DIANE PHILLIPS: It’s not COVID that’s the killer, it’s poverty


Diane Phillips

It’s no wonder we can’t wrap our heads around the COVID crisis. First of all, it came out of nowhere. One day we were all fine except for ordinary struggles; the next day we had a pandemic on our hands. So what did we do? We turned to the medical professionals. They were the experts. Only, what did they do? They brought every last ounce of their knowledge to the big imaginary table around which they all sat virtually - and they disagreed.

Just when we needed comfort, we got confusion.

It wasn’t as though some were right and some were wrong. They simply did not know the solution to dealing with an exploding virus more contagious than any that had come before it, an invisible, untouchable enemy that attacked across the board but struck vulnerable populations – the elderly and those with underlying conditions – more viciously. They were facing an economic as well as a health threat that was already outpacing wars, terrorist attacks and diseased meat in how fast it shut down economies across the globe.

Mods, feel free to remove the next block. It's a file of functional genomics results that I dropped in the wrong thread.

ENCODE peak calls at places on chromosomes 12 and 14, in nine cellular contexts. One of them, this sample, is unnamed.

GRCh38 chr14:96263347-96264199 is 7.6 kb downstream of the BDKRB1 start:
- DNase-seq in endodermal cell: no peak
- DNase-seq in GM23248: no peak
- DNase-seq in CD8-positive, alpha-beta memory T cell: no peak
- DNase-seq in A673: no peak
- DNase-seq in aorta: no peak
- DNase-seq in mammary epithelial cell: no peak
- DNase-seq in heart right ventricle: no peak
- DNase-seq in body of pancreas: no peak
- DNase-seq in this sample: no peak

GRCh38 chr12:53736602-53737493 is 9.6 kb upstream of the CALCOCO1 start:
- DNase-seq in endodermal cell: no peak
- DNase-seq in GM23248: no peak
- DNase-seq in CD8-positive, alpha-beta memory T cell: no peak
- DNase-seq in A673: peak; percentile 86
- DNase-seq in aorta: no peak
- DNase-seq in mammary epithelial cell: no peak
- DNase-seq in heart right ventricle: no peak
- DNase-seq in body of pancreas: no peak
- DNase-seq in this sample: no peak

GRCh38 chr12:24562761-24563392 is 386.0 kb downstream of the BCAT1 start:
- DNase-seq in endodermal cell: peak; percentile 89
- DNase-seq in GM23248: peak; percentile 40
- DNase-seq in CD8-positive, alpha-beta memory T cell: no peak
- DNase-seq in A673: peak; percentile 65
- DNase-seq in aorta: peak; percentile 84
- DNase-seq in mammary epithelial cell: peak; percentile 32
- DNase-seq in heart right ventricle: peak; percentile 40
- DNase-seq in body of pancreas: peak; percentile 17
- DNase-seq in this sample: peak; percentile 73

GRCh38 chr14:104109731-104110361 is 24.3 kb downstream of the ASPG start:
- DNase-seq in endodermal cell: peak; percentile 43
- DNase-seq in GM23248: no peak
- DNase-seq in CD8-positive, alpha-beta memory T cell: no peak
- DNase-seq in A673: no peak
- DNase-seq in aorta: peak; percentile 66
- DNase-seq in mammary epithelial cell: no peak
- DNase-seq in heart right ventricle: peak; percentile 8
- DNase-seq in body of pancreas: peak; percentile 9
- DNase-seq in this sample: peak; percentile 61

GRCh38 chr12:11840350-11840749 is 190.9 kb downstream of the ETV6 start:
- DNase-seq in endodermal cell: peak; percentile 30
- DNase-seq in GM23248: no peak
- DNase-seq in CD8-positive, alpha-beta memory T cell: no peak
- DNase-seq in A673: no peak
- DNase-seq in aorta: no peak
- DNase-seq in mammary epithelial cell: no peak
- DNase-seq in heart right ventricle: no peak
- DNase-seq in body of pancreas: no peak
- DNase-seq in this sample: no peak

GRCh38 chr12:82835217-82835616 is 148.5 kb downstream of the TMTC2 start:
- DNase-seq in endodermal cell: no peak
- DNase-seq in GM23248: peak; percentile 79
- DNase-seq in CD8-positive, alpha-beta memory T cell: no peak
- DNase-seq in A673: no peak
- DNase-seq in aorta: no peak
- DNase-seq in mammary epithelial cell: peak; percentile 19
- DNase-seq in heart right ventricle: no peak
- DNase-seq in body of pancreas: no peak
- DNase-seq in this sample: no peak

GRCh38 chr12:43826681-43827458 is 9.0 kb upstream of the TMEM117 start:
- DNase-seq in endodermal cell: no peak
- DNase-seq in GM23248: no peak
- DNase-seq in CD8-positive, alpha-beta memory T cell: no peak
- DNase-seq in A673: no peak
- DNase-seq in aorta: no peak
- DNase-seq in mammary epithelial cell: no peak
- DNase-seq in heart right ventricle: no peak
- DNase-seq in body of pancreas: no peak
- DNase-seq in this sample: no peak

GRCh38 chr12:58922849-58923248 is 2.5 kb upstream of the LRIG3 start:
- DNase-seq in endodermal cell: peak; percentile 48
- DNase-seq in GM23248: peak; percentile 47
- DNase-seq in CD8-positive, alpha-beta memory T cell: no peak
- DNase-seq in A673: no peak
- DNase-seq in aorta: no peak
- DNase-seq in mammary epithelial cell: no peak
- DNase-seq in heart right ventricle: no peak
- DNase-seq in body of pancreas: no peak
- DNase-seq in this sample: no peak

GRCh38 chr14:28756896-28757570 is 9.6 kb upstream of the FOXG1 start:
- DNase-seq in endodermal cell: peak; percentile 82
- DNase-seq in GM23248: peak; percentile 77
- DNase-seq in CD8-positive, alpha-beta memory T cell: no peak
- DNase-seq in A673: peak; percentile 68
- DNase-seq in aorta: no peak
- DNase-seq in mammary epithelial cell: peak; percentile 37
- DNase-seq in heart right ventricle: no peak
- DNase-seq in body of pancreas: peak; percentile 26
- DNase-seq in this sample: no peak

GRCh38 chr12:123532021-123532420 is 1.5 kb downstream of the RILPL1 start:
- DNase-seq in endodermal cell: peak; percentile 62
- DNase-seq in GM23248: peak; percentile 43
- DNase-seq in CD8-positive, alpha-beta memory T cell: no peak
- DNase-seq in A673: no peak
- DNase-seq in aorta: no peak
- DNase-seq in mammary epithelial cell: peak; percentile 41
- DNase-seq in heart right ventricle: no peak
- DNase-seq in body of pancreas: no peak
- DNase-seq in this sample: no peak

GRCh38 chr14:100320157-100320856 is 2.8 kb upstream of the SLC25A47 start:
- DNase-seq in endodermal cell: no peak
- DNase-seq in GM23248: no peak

If the medical community could not agree on the way forward, how were we ordinary mortals supposed to know who and what to believe or understand why we should follow one set of rules when another seemed to be working better for some, if not for all?

Basically, it broke down into two schools of thought – to follow the Swedish pattern or everyone else, including Bill Gates. Sweden, you may recall, snubbed its national nose at the very idea of locking people indoors. With an above average healthy populace, it continued to allow most of its residents to carry on almost as normal. Schools, bars, restaurants and even some gyms remained open. Only the very elderly were restricted in their movements. At first, the world’s eyes were on Sweden, wondering if they had the solution – let people get on with their lives as the virus weakened and the flow of antibodies increased, creating greater tolerance to the new strain which would eventually slow down enough that we could co-exist with it much as we do with a bad cold season.